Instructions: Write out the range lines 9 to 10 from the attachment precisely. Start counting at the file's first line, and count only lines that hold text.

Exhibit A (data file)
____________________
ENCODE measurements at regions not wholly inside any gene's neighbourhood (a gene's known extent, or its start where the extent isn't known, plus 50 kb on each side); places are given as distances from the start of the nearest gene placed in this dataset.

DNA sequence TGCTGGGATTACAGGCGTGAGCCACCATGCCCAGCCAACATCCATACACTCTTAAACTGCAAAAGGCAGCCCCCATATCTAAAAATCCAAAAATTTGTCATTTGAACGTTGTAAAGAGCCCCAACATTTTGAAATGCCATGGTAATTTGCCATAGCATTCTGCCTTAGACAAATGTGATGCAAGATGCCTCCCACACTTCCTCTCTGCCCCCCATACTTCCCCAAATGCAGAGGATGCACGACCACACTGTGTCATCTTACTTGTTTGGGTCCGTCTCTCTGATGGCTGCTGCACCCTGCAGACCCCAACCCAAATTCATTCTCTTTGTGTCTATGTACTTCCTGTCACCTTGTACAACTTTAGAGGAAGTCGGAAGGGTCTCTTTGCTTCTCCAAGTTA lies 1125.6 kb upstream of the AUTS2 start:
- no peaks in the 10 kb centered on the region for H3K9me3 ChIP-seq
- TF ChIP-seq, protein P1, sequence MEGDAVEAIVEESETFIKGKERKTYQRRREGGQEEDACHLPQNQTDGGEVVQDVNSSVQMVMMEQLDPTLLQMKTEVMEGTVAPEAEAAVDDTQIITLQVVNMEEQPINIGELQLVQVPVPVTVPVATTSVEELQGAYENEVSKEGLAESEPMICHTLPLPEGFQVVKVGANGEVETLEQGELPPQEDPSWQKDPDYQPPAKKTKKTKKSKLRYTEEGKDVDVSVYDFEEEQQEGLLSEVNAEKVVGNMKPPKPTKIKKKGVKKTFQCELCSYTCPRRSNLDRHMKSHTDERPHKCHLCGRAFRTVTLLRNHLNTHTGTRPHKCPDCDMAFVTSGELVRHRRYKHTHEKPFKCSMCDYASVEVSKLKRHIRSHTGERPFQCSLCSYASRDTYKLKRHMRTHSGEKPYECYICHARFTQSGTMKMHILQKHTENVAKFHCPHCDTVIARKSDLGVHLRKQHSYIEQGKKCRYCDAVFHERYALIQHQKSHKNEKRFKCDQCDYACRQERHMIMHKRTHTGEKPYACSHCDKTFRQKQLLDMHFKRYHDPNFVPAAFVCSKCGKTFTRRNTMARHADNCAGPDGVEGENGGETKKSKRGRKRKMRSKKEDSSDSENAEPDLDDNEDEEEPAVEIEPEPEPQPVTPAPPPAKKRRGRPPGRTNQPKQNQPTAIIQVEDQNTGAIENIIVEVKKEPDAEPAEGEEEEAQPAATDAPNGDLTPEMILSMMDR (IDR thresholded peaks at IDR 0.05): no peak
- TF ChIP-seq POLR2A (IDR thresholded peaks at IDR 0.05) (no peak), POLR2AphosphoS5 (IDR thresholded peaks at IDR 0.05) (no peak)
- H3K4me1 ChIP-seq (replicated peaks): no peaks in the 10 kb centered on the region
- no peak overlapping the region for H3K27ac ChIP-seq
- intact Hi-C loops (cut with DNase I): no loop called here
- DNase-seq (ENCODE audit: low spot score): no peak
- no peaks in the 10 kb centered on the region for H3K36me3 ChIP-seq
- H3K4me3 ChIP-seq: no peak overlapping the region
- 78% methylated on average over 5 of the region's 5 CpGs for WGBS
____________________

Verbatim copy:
- DNase-seq (ENCODE audit: low spot score): no peak
- no peaks in the 10 kb centered on the region for H3K36me3 ChIP-seq